House of Tudor

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This important emblem symbolized the end of the War of the Roses and the rise of the Tudor Dynasty
The House of Tudor was an English ruling dynasty with welsh origin. The House came to power at the end of The War of the Roses and lasted through five Tudor monarchs before being succeeded by the House of Stuart. The monarchs included


Contents

Family Tree

The Tudor Family Tree. Interactive Version: http://www.britroyals.com/tudor.htm

Henry VII and the Tudor Rise to Power

Henry VII

The Tudor Dynasty became the ruling dynasty of England through the conclusion of the War of the Roses, and the establishment of Henry VII as kind of England. The War of the Roses was a series of civil wars in England lasting from 1455-1487 between the Houses of Lancaster and York. This war was caused through descendant claims from both houses to Edward III, unpopular rulers of the current king Henry VI, his sickness, and civil unrest among the populace. With the House of York in rule after the death of Henry VI and Henry VII the proclaimed Lancastrian heir, he forged an alliance with discontented Yorkists to defeat the unpopular King Richard III at the Battle of Bosworth Field in 1485. He ended the War of the Roses and presented England a new dynasty of both rival house decent[1].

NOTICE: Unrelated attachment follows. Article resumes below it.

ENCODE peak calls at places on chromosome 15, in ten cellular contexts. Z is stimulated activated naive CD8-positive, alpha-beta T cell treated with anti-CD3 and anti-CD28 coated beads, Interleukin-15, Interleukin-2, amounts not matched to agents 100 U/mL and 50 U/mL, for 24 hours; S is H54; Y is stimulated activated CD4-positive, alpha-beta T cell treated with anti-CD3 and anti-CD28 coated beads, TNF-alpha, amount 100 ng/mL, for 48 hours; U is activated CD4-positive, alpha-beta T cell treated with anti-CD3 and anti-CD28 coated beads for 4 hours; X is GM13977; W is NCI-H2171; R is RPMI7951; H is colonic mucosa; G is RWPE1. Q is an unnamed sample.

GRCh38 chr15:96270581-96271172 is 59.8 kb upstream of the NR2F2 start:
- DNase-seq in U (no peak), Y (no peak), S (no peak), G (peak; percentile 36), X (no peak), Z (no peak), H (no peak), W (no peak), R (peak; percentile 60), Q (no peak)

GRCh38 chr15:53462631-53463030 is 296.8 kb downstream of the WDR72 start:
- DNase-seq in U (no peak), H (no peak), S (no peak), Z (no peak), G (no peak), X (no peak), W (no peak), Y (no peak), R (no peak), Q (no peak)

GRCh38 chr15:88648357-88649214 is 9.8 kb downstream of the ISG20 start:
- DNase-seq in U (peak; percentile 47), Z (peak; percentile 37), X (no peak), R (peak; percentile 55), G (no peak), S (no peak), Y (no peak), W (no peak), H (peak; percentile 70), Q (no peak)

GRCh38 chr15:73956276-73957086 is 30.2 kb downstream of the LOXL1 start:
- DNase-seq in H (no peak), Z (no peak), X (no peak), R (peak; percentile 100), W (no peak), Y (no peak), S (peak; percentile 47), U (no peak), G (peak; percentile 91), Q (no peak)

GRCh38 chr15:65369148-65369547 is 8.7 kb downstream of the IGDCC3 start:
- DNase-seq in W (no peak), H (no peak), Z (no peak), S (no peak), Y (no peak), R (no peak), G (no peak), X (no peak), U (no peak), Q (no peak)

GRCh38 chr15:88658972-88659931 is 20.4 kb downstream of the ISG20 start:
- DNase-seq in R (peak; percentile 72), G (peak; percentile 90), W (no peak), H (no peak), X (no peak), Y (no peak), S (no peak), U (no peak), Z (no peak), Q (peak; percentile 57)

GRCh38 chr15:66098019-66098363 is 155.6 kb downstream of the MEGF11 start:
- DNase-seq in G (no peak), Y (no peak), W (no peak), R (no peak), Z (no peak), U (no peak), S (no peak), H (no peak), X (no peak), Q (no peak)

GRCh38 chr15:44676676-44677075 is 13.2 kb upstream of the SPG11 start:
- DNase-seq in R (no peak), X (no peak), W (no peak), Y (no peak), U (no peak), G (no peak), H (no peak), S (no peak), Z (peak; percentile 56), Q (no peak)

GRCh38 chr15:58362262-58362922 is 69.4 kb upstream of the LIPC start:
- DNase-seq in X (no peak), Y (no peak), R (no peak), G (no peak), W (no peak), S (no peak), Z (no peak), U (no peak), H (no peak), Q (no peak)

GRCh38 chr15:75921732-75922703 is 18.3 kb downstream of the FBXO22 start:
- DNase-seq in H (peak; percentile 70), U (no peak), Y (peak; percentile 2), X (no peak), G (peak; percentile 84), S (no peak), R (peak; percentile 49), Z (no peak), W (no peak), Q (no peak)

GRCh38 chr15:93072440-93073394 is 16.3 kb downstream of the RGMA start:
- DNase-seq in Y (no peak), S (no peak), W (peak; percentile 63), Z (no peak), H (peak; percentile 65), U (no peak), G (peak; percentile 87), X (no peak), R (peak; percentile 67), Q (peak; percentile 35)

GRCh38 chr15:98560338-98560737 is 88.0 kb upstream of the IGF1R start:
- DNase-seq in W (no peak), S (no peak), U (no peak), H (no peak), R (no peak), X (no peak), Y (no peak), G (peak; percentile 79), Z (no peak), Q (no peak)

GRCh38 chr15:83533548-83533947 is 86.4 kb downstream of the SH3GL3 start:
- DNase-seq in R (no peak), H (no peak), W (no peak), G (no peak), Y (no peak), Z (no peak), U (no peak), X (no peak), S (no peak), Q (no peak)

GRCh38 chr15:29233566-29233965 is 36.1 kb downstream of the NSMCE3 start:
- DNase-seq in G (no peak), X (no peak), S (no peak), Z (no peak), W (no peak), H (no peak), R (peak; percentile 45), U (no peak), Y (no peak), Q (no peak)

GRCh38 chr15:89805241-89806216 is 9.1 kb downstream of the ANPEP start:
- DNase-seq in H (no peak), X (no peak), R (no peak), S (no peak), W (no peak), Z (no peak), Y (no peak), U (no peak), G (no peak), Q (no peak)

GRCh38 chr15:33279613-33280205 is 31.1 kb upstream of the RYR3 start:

Henry had a very loose claim to the crown, and became king only because of his defeat of Richard III and the ‘right of conquest’. [2]. Henry cemented his claim to the throne by marrying Elizabeth, the daughter of Edward IV from the House of York. The Tudor rose symbolized this union by joining the red rose of Lancaster and the white rose of York[3]. This symbol is still used in England today.